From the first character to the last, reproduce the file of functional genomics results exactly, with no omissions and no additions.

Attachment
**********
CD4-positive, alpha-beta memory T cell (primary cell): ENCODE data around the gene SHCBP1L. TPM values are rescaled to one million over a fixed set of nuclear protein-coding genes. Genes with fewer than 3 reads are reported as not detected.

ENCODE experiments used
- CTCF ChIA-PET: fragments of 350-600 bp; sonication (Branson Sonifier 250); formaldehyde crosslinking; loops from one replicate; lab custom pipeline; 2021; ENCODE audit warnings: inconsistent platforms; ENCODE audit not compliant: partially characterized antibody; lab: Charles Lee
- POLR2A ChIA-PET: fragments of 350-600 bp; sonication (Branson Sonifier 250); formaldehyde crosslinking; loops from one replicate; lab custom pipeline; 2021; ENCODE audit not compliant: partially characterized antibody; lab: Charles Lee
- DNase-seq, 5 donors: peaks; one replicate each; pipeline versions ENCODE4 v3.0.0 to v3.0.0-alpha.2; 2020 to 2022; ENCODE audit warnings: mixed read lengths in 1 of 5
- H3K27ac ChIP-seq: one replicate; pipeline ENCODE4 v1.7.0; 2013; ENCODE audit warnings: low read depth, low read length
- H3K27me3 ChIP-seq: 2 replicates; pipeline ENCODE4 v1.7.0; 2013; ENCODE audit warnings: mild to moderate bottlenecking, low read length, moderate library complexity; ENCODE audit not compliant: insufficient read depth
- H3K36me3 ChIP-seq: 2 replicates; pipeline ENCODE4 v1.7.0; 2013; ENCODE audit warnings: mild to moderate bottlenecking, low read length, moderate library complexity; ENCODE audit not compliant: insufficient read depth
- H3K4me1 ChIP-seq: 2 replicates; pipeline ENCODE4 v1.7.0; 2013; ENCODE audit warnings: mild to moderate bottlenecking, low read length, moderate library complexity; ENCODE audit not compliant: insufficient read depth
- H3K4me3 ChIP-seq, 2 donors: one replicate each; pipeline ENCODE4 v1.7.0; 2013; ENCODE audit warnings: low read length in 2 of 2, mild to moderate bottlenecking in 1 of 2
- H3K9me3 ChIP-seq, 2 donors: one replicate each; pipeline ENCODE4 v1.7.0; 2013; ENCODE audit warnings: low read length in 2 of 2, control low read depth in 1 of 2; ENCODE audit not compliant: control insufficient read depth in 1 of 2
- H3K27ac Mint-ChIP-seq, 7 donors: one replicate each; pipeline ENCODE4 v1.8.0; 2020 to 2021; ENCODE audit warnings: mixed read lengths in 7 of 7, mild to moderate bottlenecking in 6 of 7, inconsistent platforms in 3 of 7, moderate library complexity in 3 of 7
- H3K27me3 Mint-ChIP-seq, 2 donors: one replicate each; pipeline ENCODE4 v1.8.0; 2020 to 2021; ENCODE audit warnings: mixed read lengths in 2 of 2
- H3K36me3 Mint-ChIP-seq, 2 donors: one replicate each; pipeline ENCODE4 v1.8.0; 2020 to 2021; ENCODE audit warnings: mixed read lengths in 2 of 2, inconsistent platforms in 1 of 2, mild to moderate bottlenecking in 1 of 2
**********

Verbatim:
CD4-positive, alpha-beta memory T cell (primary cell): ENCODE data around the gene SHCBP1L. TPM values are rescaled to one million over a fixed set of nuclear protein-coding genes. Genes with fewer than 3 reads are reported as not detected.

ENCODE experiments used
- CTCF ChIA-PET: fragments of 350-600 bp; sonication (Branson Sonifier 250); formaldehyde crosslinking; loops from one replicate; lab custom pipeline; 2021; ENCODE audit warnings: inconsistent platforms; ENCODE audit not compliant: partially characterized antibody; lab: Charles Lee
- POLR2A ChIA-PET: fragments of 350-600 bp; sonication (Branson Sonifier 250); formaldehyde crosslinking; loops from one replicate; lab custom pipeline; 2021; ENCODE audit not compliant: partially characterized antibody; lab: Charles Lee
- DNase-seq, 5 donors: peaks; one replicate each; pipeline versions ENCODE4 v3.0.0 to v3.0.0-alpha.2; 2020 to 2022; ENCODE audit warnings: mixed read lengths in 1 of 5
- H3K27ac ChIP-seq: one replicate; pipeline ENCODE4 v1.7.0; 2013; ENCODE audit warnings: low read depth, low read length
- H3K27me3 ChIP-seq: 2 replicates; pipeline ENCODE4 v1.7.0; 2013; ENCODE audit warnings: mild to moderate bottlenecking, low read length, moderate library complexity; ENCODE audit not compliant: insufficient read depth
- H3K36me3 ChIP-seq: 2 replicates; pipeline ENCODE4 v1.7.0; 2013; ENCODE audit warnings: mild to moderate bottlenecking, low read length, moderate library complexity; ENCODE audit not compliant: insufficient read depth
- H3K4me1 ChIP-seq: 2 replicates; pipeline ENCODE4 v1.7.0; 2013; ENCODE audit warnings: mild to moderate bottlenecking, low read length, moderate library complexity; ENCODE audit not compliant: insufficient read depth
- H3K4me3 ChIP-seq, 2 donors: one replicate each; pipeline ENCODE4 v1.7.0; 2013; ENCODE audit warnings: low read length in 2 of 2, mild to moderate bottlenecking in 1 of 2
- H3K9me3 ChIP-seq, 2 donors: one replicate each; pipeline ENCODE4 v1.7.0; 2013; ENCODE audit warnings: low read length in 2 of 2, control low read depth in 1 of 2; ENCODE audit not compliant: control insufficient read depth in 1 of 2
- H3K27ac Mint-ChIP-seq, 7 donors: one replicate each; pipeline ENCODE4 v1.8.0; 2020 to 2021; ENCODE audit warnings: mixed read lengths in 7 of 7, mild to moderate bottlenecking in 6 of 7, inconsistent platforms in 3 of 7, moderate library complexity in 3 of 7
- H3K27me3 Mint-ChIP-seq, 2 donors: one replicate each; pipeline ENCODE4 v1.8.0; 2020 to 2021; ENCODE audit warnings: mixed read lengths in 2 of 2
- H3K36me3 Mint-ChIP-seq, 2 donors: one replicate each; pipeline ENCODE4 v1.8.0; 2020 to 2021; ENCODE audit warnings: mixed read lengths in 2 of 2, inconsistent platforms in 1 of 2, mild to moderate bottlenecking in 1 of 2